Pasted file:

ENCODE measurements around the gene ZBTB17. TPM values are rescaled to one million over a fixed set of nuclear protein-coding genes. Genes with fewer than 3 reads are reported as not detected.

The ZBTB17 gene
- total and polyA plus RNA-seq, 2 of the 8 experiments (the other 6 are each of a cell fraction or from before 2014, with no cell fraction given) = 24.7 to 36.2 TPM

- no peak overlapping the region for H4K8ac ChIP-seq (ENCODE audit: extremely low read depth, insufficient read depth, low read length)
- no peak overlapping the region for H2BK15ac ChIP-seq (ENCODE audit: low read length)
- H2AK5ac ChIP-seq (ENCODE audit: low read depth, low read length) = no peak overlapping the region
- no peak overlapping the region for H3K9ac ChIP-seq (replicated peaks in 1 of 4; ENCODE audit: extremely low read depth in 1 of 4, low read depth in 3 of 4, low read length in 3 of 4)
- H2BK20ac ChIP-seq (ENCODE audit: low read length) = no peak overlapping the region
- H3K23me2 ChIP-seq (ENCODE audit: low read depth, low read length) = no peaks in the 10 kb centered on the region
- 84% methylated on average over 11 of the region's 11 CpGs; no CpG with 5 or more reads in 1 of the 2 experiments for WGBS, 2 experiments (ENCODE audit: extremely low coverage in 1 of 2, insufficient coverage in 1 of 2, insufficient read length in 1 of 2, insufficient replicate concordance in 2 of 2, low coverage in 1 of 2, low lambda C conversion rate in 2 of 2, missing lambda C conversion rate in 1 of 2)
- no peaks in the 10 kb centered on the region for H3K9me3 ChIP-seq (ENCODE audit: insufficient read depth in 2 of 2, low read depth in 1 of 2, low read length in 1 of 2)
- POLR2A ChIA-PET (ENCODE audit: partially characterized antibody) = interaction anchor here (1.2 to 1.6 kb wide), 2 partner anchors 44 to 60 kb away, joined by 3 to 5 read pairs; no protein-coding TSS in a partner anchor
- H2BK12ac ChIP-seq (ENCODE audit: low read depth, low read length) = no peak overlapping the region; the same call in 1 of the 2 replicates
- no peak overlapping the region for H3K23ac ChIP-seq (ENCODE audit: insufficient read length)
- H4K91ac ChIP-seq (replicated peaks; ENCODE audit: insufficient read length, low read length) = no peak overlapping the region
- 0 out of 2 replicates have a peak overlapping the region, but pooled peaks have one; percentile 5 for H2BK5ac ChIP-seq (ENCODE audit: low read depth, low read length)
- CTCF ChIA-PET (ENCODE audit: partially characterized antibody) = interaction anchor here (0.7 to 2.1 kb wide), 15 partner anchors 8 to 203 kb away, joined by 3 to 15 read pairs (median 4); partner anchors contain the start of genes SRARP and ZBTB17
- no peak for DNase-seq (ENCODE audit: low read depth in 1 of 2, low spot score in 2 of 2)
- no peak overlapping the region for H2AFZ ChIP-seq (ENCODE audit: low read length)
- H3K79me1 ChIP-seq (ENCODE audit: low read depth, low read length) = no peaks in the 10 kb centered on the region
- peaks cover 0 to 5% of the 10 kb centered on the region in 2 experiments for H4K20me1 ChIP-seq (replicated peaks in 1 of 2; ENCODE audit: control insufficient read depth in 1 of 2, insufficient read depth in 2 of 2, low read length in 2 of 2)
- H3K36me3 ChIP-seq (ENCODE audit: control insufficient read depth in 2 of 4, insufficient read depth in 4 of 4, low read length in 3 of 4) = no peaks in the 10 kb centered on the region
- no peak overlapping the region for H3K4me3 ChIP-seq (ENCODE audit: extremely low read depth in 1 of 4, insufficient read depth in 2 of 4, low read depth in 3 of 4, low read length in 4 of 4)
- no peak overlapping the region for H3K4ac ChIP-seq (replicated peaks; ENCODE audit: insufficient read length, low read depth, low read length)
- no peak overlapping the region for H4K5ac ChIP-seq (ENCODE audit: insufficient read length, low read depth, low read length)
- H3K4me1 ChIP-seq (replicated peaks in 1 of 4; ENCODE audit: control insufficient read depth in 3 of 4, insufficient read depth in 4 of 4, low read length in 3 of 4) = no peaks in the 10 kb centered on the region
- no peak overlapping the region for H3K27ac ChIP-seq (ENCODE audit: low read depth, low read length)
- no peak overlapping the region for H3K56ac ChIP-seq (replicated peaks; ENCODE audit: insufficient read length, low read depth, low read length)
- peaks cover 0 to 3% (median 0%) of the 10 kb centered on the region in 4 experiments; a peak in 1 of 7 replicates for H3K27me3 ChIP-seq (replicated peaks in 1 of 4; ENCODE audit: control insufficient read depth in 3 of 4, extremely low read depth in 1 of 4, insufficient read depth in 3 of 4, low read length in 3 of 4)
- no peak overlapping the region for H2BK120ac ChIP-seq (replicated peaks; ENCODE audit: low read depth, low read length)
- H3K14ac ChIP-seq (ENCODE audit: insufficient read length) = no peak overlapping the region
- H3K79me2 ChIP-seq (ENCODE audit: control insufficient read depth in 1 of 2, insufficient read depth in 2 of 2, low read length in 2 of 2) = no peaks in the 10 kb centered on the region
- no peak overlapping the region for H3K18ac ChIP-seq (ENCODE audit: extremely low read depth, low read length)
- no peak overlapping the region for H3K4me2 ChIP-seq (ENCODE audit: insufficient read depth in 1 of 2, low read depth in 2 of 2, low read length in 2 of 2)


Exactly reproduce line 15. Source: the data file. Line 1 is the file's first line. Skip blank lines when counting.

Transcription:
- H4K91ac ChIP-seq (replicated peaks; ENCODE audit: insufficient read length, low read length) = no peak overlapping the region